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from "Letter from Beijing: Fun and Games," by Anthony Lane, The New Yorker, 1 September 2008

The morning of Friday, August 15th, was one of unaccustomed freshness in Beijing, and it brought forth two objects, both wreathed in legend but hitherto hard to spot. The first was a boiling ball of gases some ninety-three million miles away, known as the sun. . . .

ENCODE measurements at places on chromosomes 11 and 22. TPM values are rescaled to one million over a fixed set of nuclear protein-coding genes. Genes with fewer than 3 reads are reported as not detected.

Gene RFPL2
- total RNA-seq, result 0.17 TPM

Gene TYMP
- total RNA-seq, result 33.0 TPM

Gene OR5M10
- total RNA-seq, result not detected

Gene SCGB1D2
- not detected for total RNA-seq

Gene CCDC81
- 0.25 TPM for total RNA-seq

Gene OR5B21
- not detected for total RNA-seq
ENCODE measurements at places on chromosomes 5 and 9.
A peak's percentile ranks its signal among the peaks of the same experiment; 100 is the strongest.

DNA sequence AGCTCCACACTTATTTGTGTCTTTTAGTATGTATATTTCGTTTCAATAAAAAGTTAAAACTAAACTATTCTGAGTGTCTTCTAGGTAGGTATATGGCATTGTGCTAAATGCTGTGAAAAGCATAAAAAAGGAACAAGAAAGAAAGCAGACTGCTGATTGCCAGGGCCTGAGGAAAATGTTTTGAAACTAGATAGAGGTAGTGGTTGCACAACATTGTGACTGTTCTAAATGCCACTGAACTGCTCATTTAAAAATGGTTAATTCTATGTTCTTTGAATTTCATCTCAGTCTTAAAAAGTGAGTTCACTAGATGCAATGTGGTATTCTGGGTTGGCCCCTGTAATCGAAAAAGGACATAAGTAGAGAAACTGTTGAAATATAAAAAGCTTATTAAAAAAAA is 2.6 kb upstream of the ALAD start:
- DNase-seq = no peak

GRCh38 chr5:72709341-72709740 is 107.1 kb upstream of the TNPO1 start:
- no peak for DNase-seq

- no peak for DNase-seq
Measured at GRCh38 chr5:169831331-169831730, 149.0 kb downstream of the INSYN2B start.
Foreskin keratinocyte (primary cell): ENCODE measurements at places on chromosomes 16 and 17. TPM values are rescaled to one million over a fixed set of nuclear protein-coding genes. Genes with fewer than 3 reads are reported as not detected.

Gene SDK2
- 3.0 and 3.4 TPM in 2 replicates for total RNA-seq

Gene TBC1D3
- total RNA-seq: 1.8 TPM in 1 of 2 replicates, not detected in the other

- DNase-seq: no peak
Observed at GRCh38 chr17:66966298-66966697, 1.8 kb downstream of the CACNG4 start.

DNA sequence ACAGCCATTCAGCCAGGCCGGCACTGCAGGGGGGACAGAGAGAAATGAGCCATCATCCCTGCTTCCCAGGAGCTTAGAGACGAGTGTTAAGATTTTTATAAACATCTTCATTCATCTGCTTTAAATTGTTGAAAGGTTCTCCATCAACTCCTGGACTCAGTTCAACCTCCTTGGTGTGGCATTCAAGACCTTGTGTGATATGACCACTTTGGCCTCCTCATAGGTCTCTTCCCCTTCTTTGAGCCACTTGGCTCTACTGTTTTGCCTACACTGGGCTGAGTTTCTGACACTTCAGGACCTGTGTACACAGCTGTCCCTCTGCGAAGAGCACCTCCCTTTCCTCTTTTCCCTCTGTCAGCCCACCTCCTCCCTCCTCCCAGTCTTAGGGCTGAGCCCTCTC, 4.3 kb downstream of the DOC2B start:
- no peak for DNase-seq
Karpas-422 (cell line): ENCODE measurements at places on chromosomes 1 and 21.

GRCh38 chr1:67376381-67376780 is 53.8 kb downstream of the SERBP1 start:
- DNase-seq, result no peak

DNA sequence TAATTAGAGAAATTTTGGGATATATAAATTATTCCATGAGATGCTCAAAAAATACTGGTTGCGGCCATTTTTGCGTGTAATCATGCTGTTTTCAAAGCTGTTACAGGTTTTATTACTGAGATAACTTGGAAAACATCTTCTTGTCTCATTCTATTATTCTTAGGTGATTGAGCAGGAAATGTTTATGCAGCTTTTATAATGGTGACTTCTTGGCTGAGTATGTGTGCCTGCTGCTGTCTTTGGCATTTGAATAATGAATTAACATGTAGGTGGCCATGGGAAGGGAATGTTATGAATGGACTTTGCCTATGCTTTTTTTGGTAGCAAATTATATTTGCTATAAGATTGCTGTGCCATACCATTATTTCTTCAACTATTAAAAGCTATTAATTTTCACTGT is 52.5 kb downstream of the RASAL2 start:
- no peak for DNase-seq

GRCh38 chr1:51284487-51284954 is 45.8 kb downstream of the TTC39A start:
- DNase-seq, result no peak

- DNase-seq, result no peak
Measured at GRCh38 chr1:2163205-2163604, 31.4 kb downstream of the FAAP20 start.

I spoke with . . .  Jay Lyon, of Canada, after he had held his nerve and taken two matches, one on the heels of the other, on the Archery Field. His first victim had been Xue Hai Feng, of China, who was ranked No. 18 at the games, twenty-nine places above Lyon, so it was quite a scalp, and he had then seen off Brady Ellison, of the United States. What was boosting him that day? “Sweet little e-mail from my mom. She said, no matter what, the sun’s still going to come up tomorrow.” Mrs. Lyon was clearly not in Beijing, where the chances of that were around fifty-fifty. “And, if I don’t do well, she’s going to kick my ass,” he added, lovingly. The other mystery weapon in Lyon’s quiver was Phil Towle, a performance coach back in the States, whose online messages had been an inspiration. “He’s also been a psychologist for Metallica,” Ryan said, as if to justify the gentleman. I had to steady myself against a passing volunteer. Metallica has a psychologist? What, exactly, is it repressing in its sylvan melodies?